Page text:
Writing Is Hard Work

Musings of a Hard Working Writer...

  • Roger Colby

5 Ways to Cultivate a Good Writing Environment

I popped into Hastings Entertainment the other day and noticed a young man near the coffee kiosk.  He was sitting at a table, laptop in front of him, his big styrofoam cup of joe steaming, his fingers not on the keyboard, staring at a blank screen.  Five steps away from him a little boy was screaming, his little fists closed on a plush Darth Vader, his mother pulling at the Dark Lord of the Sith with eyes that looked more like Emperor Palpatine’s. “No!” she was telling the boy, “You can’t have that.”  Needless to say, if the young man sitting at the laptop wanted to write anything substantial, he probably needed to discover a better writing environment.  Here are some ways:

1.  Get Away – My ideal circumstance for writing is found when walking out onto the deck outside the back door of our house.  We live in the country, far from the madding crowd.  Some evenings when it cools down I will pop out there with my laptop and hammer away on the novel.  If that isn’t enough, I will find a room in the house that is unoccupied (preferably my bedroom) and plop down to write in peace.  If my four children (or our two small dogs) are still too noisy, I will go to the local university library which is not far away where I can have quiet.  I find a table far off in the recesses of the library and usually can get much accomplished.

2.  Turn Off the Internet – I love that I can switch off my wifi.  Many times we are tempted to surf the net to check our blog stats, see if anyone has commented on our status update or other such time wasting activities.  Budget time for blogging and social networking.  You need uninterrupted time writing or you will never finish that novel.

3.  Music – I listen to Mozart or Braums when writing.  I have long concertos in iTunes and I pop in the earbuds and it usually drowns out any distracting noises.  You may not write to music, but I do.  I have so much going on in my head that if I don’t have something to help me focus, I will usually lose focus.  It is not possible for me to write while listening to anything that has lyrics.  The lyrics push my focus away from my own words.  I prefer music that suits the mood of the passages I am trying to write.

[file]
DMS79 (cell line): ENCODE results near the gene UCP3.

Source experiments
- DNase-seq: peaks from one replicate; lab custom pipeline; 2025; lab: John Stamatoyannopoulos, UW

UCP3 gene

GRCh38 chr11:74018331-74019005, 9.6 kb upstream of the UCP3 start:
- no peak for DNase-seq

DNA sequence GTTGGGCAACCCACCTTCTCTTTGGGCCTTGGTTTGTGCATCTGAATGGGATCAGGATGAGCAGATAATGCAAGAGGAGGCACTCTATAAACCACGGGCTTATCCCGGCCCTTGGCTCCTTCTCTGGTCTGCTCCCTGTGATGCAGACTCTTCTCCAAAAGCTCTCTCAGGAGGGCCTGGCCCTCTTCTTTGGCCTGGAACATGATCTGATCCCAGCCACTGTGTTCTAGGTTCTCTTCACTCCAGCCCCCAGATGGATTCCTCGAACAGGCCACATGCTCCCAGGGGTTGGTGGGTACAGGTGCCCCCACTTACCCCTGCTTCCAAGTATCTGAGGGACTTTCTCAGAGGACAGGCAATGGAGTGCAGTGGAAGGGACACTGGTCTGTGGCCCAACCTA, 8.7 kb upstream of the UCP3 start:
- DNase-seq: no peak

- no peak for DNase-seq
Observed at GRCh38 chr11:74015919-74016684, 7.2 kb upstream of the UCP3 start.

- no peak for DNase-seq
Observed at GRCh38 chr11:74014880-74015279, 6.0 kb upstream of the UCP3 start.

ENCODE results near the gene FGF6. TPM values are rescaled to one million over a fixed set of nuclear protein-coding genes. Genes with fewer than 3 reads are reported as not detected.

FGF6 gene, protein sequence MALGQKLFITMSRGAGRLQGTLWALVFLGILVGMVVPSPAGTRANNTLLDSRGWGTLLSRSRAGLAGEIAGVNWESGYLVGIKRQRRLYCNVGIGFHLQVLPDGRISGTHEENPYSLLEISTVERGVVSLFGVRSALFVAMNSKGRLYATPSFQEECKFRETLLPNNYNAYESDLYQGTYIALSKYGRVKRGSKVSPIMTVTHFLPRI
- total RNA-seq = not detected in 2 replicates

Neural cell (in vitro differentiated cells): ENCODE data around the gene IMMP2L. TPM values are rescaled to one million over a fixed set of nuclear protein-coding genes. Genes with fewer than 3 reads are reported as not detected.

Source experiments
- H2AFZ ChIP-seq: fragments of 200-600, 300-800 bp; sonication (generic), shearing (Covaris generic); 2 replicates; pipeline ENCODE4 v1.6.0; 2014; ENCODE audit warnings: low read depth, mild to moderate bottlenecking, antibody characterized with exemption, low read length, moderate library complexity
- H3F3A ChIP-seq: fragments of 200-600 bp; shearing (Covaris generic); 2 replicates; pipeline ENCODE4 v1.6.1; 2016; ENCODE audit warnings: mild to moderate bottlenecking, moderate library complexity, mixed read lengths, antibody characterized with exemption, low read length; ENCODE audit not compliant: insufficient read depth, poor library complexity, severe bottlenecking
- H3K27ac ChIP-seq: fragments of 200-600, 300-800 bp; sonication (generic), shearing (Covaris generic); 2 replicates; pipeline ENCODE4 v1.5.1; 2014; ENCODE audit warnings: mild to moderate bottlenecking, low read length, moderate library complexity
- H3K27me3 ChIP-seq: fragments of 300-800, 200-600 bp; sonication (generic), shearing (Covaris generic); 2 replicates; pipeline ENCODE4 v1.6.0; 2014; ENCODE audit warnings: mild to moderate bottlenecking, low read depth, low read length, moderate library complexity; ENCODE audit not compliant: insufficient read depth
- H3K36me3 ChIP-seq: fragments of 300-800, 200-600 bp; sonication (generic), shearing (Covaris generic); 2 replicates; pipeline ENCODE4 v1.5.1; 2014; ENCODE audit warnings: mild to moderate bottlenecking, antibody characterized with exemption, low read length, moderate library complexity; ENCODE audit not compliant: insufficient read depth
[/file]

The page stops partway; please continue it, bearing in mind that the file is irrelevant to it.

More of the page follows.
4.  Comfort – I will usually sit in a chair on a couch that is not too comfortable but just enough so that I won’t be tempted to snooze but in the right zone of comfort to pound away on the keys.  The lighting for me is not really that important.  Scrivener (in my opinion the best word processing program around) has a fantastic feature that allows me to change the paper and text color of my on-screen text so that it is most pleasing to my eyes and does not make them tired.  I use this full screen mode to write because all of the desktop icons and other bells and whistles of my Macbook will distract me.  If you have to use a desktop computer, make sure you are sitting in a chair that is comfortable, but one that forces you to write and not fall asleep.  I use a laptop for writing due to its portable nature.  It allows me to sit virtually anywhere to write.

5.  Reward Comes Later – When I am writing, I deprive myself of that awesome latte and the snacks.  I usually keep a small glass of water nearby.  I have a goal of 1000 words a day and usually keep to that.  After churning out the words, I reward myself with the cup of coffee or the snack.  I have put off watching a favorite show as motivation for writing.  If you are a writer, then writing must come first.  There are many things in this life that can waste a writer’s time, precious time that writers need to finish a novel or revise.  Using these things as rewards for writing is one of the best motivators we could use to help us write.

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